BEACON FALLS — About 60 residents filled the Town Hall Assembly Room Monday night to express their opinion on three proposed ordinance changes.
A proposed change in the local tax relief ordinance for senior citizens and disabled residents proved to be the most controversial among the revisions discussed, and the only one rejected by residents.
Under the current ordinance, senior citizen homeowners, have to earn less than $50,000 for a single person and $75,000 for married couples to qualify for the credit. The ordinance specifies a maximum credit not to exceed $500 per applicant.
The ordinance revision included two proposed changes.
The first change would have lowered the amount married couples can earn to qualify for the credit to $55,000, meaning that senior citizens who earn more than $55,000 would no longer be eligible for the credit.
The elderly and disabled tax credit costs the town about $150,000. This year, 122 of 302 applicants had an income over $55,000.
“This to me does not make sense,” former First Selectman Leonard D’Amico said during the public meeting.
D’Amico said he understands the town’s budget is tight. However, he said, by lowering the limit for married couples the town is singling out senior citizens.
“I think this is wrong,” D’Amico said. “I think this is discriminatory.”
First Selectman Susan Cable pointed out the town’s income limits are higher than the limits specified in state statutes. The state’s General Statutes puts the limit in the $30,000 range.
“We’re one of the highest, just so people know,” Cable said.
The second proposed change was to eliminate a portion of the ordinance that stated the total tax credits given by the town cannot exceed 0.05 percent of the prior year’s total real estate tax. The Board of Selectmen waived this requirement this year. If the board hadn’t waived it, the maximum credit given would have been $275 because of the tight budget.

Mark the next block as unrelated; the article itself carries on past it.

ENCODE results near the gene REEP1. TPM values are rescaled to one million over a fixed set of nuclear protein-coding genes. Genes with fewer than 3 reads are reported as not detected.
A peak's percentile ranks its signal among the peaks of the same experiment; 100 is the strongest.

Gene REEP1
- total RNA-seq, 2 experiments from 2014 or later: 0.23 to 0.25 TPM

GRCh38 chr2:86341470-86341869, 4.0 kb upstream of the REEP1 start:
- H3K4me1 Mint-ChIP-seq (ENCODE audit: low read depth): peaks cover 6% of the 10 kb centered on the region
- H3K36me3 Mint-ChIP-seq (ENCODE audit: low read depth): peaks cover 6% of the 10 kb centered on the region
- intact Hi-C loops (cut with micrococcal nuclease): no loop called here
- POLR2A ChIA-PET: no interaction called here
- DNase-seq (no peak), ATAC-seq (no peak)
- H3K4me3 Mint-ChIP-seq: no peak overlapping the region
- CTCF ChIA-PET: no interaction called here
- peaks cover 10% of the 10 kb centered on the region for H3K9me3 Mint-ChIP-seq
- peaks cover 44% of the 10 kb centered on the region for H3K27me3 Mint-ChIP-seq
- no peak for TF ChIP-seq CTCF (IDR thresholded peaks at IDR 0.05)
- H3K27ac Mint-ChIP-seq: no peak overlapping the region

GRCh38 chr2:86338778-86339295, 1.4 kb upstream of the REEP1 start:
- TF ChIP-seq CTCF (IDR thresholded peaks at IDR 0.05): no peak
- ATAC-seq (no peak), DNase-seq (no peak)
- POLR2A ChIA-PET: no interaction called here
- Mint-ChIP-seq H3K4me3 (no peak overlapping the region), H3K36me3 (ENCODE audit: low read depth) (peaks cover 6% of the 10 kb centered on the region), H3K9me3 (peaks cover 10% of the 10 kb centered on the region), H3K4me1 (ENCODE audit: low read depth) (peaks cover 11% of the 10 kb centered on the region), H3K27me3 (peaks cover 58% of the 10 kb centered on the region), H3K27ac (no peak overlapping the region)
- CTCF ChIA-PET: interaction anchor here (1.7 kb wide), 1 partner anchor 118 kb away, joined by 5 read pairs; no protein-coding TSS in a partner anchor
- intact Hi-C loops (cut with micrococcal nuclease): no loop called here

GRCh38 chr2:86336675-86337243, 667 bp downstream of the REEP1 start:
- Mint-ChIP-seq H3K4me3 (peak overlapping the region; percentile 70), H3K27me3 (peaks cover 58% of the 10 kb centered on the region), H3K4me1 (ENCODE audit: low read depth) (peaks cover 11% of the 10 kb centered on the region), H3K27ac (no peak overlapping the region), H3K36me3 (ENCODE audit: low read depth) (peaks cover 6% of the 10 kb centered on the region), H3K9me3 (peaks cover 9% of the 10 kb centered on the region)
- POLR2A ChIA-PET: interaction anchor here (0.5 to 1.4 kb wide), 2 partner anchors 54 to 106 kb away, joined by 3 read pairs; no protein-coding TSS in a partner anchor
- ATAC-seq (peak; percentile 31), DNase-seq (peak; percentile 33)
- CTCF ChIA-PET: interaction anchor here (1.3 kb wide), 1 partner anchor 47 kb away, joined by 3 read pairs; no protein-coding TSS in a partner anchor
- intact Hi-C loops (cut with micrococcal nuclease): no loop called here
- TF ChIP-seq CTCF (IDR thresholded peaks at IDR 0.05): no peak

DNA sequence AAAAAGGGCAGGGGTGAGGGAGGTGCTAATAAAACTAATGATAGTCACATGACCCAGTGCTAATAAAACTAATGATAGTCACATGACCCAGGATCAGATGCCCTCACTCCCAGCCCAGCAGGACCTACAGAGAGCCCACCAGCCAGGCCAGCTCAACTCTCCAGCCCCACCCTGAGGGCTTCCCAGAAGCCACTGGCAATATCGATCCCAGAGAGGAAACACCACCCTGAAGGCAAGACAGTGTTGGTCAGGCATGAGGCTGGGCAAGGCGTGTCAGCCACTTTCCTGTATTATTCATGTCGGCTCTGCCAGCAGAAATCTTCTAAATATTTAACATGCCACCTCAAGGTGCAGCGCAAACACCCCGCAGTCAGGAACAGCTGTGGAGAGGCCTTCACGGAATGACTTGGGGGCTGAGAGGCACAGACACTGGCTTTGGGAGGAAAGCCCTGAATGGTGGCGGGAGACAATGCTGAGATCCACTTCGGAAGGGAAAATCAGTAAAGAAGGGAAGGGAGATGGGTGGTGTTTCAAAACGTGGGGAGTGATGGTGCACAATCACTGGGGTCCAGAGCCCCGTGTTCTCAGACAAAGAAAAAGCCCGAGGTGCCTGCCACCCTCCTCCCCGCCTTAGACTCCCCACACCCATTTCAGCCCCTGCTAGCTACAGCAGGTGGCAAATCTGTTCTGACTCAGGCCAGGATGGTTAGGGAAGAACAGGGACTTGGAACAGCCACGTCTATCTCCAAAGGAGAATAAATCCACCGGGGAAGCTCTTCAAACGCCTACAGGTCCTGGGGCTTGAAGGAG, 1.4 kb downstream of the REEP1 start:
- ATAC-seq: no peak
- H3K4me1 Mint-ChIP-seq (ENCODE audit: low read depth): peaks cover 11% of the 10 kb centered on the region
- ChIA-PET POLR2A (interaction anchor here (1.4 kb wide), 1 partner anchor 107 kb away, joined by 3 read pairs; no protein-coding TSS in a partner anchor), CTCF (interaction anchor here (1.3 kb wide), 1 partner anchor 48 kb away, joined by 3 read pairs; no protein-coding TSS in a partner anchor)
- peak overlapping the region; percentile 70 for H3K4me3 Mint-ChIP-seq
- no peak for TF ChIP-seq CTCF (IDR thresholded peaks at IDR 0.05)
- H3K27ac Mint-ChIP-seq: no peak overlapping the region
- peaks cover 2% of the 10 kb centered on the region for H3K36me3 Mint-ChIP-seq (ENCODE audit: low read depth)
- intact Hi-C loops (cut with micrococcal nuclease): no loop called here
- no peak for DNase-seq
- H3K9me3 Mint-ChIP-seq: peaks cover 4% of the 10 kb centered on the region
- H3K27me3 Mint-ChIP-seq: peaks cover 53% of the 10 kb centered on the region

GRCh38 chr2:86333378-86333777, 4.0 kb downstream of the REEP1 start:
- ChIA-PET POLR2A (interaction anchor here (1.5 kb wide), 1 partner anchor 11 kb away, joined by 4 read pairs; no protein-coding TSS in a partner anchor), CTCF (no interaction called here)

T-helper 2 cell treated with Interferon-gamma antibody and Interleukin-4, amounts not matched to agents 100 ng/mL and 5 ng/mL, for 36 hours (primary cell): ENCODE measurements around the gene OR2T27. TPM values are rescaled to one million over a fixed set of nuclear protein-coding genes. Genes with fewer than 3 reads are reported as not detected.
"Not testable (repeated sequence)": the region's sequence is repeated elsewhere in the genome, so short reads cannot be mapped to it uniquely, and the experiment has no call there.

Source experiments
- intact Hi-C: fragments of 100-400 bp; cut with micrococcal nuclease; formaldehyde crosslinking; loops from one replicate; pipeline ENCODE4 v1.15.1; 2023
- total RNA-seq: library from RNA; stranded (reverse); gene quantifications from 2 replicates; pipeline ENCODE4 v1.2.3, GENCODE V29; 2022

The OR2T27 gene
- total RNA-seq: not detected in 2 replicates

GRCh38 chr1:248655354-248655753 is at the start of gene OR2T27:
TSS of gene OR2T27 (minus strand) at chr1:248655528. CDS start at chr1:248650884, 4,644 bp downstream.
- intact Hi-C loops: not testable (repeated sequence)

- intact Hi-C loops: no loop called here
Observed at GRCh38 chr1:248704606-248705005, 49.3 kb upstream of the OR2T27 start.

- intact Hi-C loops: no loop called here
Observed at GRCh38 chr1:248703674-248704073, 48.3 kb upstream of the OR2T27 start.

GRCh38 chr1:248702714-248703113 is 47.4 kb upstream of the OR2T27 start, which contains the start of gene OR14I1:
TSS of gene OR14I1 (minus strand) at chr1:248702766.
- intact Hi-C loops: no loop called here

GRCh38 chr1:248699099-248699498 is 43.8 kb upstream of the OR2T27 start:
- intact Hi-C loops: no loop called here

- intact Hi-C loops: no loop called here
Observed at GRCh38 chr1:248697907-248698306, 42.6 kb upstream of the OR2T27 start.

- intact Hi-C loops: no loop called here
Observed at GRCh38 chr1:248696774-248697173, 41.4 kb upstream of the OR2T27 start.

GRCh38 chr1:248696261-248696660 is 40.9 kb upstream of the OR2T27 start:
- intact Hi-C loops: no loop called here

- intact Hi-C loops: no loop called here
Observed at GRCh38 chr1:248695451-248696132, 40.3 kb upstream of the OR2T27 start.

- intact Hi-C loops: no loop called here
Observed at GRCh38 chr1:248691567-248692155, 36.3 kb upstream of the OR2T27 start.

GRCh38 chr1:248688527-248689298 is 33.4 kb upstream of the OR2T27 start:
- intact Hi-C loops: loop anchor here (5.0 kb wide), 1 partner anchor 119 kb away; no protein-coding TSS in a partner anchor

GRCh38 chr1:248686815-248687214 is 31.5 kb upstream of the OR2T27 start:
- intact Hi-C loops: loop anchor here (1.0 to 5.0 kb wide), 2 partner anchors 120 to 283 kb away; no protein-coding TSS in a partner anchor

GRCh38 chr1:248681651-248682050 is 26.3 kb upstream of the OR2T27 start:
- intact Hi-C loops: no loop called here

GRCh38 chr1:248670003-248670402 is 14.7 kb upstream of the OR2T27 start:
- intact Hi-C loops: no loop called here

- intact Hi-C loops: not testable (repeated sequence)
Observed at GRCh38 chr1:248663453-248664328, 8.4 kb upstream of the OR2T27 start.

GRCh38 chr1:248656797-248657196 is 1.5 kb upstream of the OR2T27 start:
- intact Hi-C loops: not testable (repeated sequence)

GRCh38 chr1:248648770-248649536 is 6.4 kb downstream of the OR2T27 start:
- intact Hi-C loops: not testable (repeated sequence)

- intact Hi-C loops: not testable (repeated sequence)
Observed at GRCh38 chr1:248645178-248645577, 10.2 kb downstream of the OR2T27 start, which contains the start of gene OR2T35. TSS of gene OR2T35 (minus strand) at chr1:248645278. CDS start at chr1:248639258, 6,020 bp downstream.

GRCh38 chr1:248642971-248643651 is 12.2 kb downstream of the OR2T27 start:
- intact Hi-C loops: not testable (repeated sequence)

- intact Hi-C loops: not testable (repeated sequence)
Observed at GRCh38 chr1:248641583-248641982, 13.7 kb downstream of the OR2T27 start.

Ultimately, a motion to reject the revision was approved 48-3 with four abstentions due to the opposition of lowering the income limit.
Town officials are expected to revisit the ordinance again in an attempt to get the change regarding the total tax credits residents can receive passed.
The other two proposed revisions that went to a vote Monday passed unanimously.
One change was to the ordinance for tax relief for volunteer firefighters, emergency medical technicians, paramedics or ambulance drivers.
The change allows volunteers, who are in active military service, to still qualify for the tax relief. Also, individuals over the age of 65 who have completed 20 years of service would receive the maximum benefit of $1,000 for the rest of their lives. The benefit would be passed on to the surviving spouse upon the death of the participant. Anyone currently collecting benefits would qualify for the permanent tax relief.
Six volunteers would qualify for the program if it was implemented this year, with that number projected to rise to 25 in 2035.
The program currently costs the town about $25,000.
The other change approved was a revision to eliminate the ordinance establishing training and hourly requirements for elected members of the Board of Assessors. Cable said the ordinance is no longer needed because the town has a certified assessor and assistant assessor.